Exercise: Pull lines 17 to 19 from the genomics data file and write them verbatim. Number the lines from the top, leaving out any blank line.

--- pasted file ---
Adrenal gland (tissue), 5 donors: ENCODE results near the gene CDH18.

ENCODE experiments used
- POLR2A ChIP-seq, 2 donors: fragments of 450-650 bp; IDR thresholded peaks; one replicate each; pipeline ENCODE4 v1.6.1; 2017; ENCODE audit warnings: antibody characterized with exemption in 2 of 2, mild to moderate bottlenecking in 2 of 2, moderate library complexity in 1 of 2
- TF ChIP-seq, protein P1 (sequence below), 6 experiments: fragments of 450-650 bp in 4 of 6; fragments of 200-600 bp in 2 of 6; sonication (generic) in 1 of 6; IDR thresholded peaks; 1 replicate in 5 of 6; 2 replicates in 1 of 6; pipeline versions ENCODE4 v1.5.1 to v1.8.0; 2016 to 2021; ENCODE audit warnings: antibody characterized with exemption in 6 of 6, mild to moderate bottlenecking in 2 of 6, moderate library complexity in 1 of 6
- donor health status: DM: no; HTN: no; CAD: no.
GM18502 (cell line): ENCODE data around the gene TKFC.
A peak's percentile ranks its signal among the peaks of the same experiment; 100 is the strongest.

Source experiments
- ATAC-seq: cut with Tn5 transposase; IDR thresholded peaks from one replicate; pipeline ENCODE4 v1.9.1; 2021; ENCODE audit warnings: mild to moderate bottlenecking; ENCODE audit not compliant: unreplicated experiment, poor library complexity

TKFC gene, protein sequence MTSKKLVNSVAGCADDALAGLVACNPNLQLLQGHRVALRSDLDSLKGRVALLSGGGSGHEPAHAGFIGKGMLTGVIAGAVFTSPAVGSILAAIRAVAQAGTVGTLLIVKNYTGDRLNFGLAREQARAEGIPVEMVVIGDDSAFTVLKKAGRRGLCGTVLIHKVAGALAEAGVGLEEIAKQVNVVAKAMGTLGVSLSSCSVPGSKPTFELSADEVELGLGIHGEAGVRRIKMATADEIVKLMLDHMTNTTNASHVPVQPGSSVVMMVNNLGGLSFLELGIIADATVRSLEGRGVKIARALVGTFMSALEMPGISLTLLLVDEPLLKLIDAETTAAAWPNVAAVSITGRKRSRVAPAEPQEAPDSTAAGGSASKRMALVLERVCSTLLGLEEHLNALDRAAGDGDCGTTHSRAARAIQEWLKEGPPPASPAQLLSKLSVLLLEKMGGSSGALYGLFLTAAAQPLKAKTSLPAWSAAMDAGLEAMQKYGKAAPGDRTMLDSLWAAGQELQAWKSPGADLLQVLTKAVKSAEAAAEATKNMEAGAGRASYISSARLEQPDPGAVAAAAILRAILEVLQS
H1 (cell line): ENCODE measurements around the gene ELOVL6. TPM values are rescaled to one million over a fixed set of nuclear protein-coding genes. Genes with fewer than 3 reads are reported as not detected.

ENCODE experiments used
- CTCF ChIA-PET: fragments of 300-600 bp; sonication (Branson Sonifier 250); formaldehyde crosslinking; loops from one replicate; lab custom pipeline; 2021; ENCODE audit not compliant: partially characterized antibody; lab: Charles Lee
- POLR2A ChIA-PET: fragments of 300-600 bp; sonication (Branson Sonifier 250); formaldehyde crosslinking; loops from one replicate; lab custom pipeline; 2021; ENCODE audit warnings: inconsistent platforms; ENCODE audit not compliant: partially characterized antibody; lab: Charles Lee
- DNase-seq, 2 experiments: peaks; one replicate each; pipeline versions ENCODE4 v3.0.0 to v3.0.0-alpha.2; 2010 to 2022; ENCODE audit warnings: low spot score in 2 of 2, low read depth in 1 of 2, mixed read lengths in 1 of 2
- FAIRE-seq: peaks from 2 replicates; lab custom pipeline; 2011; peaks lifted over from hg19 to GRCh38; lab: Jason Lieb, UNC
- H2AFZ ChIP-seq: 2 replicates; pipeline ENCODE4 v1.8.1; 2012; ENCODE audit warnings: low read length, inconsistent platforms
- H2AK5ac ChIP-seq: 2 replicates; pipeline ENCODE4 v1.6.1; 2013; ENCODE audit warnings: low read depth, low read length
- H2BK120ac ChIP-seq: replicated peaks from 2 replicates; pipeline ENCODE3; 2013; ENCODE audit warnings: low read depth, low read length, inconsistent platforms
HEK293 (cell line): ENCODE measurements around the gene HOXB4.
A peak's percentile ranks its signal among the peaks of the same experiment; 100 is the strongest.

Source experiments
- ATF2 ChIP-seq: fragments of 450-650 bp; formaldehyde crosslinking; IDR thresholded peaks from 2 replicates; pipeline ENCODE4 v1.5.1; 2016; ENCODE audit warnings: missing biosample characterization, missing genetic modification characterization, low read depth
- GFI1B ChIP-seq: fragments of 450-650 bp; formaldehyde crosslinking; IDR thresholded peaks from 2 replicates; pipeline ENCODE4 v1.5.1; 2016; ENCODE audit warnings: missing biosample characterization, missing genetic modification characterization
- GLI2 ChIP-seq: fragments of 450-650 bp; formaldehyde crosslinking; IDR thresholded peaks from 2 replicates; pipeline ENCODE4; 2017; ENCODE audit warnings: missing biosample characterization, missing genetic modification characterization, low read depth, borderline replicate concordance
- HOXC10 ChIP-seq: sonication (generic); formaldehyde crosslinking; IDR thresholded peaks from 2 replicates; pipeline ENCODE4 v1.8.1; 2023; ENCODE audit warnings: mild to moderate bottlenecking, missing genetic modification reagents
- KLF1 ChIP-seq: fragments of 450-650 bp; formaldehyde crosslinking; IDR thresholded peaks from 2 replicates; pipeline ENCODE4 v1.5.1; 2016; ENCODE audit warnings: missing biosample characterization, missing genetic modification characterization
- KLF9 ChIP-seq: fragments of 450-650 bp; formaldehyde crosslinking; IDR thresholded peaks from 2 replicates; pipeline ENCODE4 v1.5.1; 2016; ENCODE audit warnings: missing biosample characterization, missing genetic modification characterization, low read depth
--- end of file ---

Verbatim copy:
- H2AFZ ChIP-seq: 2 replicates; pipeline ENCODE4 v1.8.1; 2012; ENCODE audit warnings: low read length, inconsistent platforms
- H2AK5ac ChIP-seq: 2 replicates; pipeline ENCODE4 v1.6.1; 2013; ENCODE audit warnings: low read depth, low read length
- H2BK120ac ChIP-seq: replicated peaks from 2 replicates; pipeline ENCODE3; 2013; ENCODE audit warnings: low read depth, low read length, inconsistent platforms